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They got Gronk’d

gronkowskiWho knew a simple T-shirt could wreck such havoc?

Gronk Nation LLC is a charitable corporation run by New England Patriots star tight end Rob Gronkowski and his fellow NFL-playing brothers, Dan and Chris.

Sully’s Tees LLC is a Peabody, Massachusetts, merchandise manufacturer specializing in the sales of apparel celebrating Boston sports.

Gronk Nation sued Sully’s in 2013 for trademark infringement after learning that the company was selling shirts sporting Rob’s likeness and slogans such as “Gronk” and “You Got Gronk’d.”

“There is no justification to using one’s name or likeness to profit without the person’s permission, particularly where it is a person who has gained some form of notoriety, which Rob Gronkowski has certainly done in this jurisdiction,” Gronk Nation’s lawyer, Timothy J. Perry of Boston, said at the time.

Sully’s Tees countered with a motion to dismiss the federal lawsuit, arguing that it started selling its Gronk products before the Gronkowskis assigned intellectual property rights in their names, nicknames, images, pictures, likenesses and trademarks to Gronk Nation.

“This is fatal to Gronk Nation’s claims under the well-established trademark principle that ‘first in time equals first in right,’” Sully’s Tees’ Foley & Lardner lawyers, Matthew B. Lowrie and Lucas I. Silva of Boston, wrote.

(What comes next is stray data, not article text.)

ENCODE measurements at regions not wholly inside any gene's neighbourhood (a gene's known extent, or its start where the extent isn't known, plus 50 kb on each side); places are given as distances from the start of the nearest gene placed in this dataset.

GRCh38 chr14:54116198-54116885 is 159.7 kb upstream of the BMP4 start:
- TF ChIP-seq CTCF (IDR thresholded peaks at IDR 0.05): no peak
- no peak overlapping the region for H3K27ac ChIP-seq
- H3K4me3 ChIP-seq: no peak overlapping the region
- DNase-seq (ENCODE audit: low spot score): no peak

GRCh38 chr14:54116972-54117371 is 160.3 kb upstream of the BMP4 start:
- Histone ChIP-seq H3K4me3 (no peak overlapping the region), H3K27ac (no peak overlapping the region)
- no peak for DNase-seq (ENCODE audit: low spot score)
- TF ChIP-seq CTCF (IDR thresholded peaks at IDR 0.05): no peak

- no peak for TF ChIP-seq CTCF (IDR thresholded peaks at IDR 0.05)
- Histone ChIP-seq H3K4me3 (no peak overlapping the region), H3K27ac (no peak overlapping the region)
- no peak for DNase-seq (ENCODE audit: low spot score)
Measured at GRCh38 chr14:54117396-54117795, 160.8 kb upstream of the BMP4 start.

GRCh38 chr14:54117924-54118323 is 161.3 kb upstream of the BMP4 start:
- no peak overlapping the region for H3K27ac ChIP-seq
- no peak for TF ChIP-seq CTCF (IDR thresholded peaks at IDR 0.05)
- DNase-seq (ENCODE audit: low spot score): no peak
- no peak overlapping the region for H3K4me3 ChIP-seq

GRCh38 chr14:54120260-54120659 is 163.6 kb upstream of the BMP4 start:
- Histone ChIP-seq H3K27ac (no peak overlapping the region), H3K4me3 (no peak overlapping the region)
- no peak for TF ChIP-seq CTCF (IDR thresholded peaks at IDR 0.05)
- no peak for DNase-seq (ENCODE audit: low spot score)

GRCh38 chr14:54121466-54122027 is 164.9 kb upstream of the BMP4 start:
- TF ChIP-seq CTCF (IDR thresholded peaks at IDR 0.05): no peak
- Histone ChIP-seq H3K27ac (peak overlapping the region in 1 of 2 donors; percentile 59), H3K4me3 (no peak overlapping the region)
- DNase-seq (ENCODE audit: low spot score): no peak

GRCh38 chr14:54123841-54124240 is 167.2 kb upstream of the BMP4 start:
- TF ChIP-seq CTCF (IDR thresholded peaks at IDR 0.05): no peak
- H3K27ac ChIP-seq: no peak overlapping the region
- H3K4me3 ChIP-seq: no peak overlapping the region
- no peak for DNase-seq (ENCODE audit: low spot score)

U.S. District Court Judge F. Dennis Saylor IV denied the motion to dismiss in April 2014.

“The complaint alleges that defendant’s use of GRONK on t-shirts has created a likelihood of confusion that the Gronkowski brothers or Gronk Nation are associated with or have approved its merchandise. This suffices to state a claim under Section 43(a) [of the Lanham Act],” Saylor wrote. “Whether defendant used the mark on t-shirts prior to the date of first use listed on plaintiff’s trademark registration is not the critical inquiry. A trademark does not have to be registered to be protected under the Lanham Act. … The registration itself is only prima facie evidence of a valid trademark. And the ‘good’ in a false endorsement claim is not a particular product but instead the celebrity’s persona and goodwill.”

Quick on the heels of Saylor’s ruling, the defense filed an answer to the lawsuit and countersued for trademark cancellation “and unfair competition and deception arising under state statutes and common law.”

“Counterclaim Defendant … engaged in unfair competition and unfair and deceptive trade practices under Chapter 93A by filing one or more trademark or service mark applications with the United States Patent and Trademark Office with knowledge of Sully’s prior use described herein,” the filing states. “Counterclaim Defendant did not disclose Sully’s prior use to the United States Patent and Trademark Office at the time it prosecuted any of the … Registrations.”

The case was reassigned to U.S. District Court Judge Indira Talwani in Boston last June.

In September, the parties quietly settled and entered a stipulation of dismissal. Each party bore its own costs and attorneys’ fees. Other terms of the settlement have not been disclosed, and the attorneys involved in the case did not returned messages seeking comment.

Perry previously indicated that any money Gronk Nation recovered through legal action would be donated to the Gronk Nation Youth Foundation.

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